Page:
Still serious about delivering content?

Yesterday, Mark Berthelemy gave us a comprehensive answer to "how is content dead?" This was not sweeping condemnation or diatribe. He nailed the coffin closed incisively and superbly. I'll simply throw a bouquet on the top.

Imagine your audience of learners, trainees, students or attendees already has experience. They have each role played over a hundred different characters. They have hours of practice outfitting their avatar with abilities and resources. They have experimented with different combinations of traits and observed how those choices affected other role players' interactions and one's own outcomes. They know what the letters "MMORPG" stand for (**) and know which ones are the most fun, best challenges and more fulfilling scenarios.

What are the chances they see real people are pretenders? 100%? How can they take their own act seriously when they have changed their traits more times and ways than they can recall. Why wouldn't they expect us to "act like we're acting" and stop pretending we're serious? They must wonder why we don't stop morphing into the same avatar with no settings to adjust, no combinations of resources to explore, and no recognition of other's game face.

So when we are covering material, presenting information or delivering content, they must be astonished. When do they get to pretend to be engaged this process? How do they get to strut their arsenal in the midst of this ordeal? When do they get to confront this assault to their agendas, do battle with this creepy monster, or test the strength of this somewhat clueless, but aggressive warrior?

Why are we in a position of power with no magic spells, weapons or exceptional endurance? What kind of Sim are we that insists on acting the same way all the time? How can we think we are succeeding when the way they keep score says we are accumulating significant penalties and no points in the game. Which beginner level are we still playing on and when will we face the next set of challenges on our own quests?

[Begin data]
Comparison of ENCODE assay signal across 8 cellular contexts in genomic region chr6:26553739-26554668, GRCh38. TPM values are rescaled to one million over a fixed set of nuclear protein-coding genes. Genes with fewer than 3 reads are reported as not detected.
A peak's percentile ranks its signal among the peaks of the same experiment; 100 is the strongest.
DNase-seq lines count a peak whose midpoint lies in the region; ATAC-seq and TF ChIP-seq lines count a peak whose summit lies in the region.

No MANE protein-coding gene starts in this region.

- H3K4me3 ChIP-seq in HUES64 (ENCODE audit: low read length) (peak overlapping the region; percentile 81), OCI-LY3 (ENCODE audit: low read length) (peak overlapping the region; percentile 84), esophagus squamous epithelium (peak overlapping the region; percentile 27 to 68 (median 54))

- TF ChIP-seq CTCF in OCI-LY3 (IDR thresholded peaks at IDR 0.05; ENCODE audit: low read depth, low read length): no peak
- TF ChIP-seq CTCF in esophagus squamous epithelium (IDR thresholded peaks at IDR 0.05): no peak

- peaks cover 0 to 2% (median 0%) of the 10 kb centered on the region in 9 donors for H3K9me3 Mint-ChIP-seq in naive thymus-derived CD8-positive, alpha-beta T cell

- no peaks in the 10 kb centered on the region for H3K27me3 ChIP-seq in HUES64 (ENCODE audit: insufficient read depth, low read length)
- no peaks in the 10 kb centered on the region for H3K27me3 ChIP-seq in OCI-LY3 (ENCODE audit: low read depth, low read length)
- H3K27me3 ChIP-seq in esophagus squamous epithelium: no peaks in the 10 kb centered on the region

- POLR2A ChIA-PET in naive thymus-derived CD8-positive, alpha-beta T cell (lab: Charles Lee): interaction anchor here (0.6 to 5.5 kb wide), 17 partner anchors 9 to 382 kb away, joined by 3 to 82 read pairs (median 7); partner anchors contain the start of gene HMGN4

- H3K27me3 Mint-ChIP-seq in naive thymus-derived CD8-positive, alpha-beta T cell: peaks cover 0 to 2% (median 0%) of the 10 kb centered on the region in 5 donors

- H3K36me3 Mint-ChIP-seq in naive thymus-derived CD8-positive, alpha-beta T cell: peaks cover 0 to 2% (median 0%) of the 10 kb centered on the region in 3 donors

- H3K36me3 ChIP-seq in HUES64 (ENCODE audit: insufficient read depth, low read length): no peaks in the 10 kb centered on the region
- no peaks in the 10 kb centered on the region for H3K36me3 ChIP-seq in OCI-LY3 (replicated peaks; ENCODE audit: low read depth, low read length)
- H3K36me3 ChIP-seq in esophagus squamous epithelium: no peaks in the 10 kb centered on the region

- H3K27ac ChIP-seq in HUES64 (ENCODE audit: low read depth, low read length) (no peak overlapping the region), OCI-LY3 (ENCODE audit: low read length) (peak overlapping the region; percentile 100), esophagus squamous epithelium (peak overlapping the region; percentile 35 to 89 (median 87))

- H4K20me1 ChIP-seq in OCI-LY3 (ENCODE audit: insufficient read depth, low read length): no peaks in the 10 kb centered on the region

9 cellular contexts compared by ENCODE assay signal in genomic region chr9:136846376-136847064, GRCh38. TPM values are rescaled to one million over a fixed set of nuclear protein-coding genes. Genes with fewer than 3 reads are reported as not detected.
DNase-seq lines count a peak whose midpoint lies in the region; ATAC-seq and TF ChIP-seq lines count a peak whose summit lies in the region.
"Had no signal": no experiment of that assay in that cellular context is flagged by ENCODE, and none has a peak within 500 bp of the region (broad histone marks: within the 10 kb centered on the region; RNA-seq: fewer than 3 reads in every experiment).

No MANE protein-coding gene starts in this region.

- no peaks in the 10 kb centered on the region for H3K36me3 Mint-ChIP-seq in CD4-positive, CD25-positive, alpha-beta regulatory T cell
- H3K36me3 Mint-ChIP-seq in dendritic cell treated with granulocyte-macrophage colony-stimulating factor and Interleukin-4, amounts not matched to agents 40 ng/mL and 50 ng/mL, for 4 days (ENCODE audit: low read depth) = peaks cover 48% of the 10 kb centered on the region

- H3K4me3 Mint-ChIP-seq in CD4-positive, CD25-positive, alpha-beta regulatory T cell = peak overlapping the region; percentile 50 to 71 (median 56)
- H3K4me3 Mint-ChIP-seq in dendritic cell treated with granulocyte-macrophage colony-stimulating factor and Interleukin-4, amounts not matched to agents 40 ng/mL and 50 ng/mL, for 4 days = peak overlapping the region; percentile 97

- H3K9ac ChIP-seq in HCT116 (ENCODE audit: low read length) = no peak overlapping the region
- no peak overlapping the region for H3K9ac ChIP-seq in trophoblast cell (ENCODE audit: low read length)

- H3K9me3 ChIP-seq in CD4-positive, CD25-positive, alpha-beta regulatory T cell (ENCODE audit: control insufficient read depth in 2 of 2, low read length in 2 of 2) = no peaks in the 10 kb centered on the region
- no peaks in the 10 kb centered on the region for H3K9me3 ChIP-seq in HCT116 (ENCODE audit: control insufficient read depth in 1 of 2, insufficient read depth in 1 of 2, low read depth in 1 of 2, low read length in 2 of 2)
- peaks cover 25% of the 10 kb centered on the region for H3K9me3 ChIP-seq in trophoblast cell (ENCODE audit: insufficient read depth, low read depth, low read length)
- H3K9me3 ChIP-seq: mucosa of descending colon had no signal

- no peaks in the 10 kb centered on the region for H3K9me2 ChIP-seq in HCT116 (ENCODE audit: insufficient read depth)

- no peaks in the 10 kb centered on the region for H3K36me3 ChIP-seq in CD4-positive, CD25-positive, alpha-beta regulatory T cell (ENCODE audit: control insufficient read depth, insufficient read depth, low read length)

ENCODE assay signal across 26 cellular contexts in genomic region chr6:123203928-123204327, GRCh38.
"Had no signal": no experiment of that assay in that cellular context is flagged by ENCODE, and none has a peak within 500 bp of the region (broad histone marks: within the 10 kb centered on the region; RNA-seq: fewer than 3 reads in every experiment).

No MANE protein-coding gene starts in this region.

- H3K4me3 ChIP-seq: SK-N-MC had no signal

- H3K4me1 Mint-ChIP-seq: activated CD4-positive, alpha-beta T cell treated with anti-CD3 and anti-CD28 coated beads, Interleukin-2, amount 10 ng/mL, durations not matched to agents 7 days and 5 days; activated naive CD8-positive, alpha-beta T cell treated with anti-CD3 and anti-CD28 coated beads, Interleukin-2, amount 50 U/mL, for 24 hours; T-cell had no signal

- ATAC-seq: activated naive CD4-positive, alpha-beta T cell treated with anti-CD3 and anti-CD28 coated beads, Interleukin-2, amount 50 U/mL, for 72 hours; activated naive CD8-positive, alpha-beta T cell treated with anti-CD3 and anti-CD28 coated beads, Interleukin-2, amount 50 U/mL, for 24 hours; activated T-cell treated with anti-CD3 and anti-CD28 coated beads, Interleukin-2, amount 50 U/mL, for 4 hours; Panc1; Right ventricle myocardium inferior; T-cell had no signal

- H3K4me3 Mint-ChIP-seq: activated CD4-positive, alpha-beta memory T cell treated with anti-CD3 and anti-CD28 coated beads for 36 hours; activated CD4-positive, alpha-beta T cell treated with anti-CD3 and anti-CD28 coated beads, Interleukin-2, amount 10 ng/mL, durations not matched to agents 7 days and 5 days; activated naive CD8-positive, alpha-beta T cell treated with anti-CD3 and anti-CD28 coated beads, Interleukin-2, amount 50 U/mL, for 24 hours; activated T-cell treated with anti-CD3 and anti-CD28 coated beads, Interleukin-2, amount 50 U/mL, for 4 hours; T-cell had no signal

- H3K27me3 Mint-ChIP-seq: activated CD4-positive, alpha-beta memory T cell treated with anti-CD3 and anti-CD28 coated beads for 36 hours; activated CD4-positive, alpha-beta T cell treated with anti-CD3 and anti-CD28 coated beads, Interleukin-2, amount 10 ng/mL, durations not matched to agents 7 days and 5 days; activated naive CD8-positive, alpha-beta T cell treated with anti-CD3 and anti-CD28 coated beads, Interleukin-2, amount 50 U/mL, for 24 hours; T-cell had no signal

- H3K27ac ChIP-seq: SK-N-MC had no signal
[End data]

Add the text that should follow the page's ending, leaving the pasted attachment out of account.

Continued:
** massively multiplayer online role play games

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  1. Thanks for the tag Tom.

    For anyone who is a "traditional" learning deliverer your scenario is really quite scary. How do we learn to communicate with people who have such different experiences to us?

    I must admit, I've never tried a MMORPG - but then I wasn't into Dungeons and Dragons either.

    I can see how the YouTube/iTunes generation is pretty ubiquitous now - how large is the group involved involved in MMORPG's? It's certainly not hitting the mainstream media in the UK so much.

  2. Mark: I agree it's scarry until there's a way to get oriented in this world view. I also have not immersed myself in D&D, Sims or MMORPG's, but I've had the fun of contemplating some implications of their popularity. Here's a few ideas to help alleviate anxiety and provide a familiar frame of reference for this unfamiliar change:

    Theater plays and films occasionally show a masquerade ball (Amadeus, Phantom of the Opera) where no one is recognizable. Halloween and costume parties have the same effect. What if that's true of life? What if this is a masquerade where we can be any character we choose and never see the real spirit within?

    We are not the same person in all the places we show up in a week. We change roles, personas or character to deal with the variety of situations we join. We would be monstrous if we treated our spouse like a salesperson, kids like a stock clerk, clients like relatives or employers like traffic congestion. When are we being real? Are we ever really or always fake?

    When we read or write fiction stories, we are inventing characters and arcs where they change through the story. How is that different from who we are being? What makes life non-fiction? What keeps us from inventing ourselves like we are writing fiction and seeing others as doing the same?

    When we start a new job, we are not the same person we were at the old job. We change to fit in, rise to the challenge and leave our previous reputation behind us. How is that different from what we do in every course we take, new person we meet or different place we shop? Aren't we being different in each situation like it's a new job?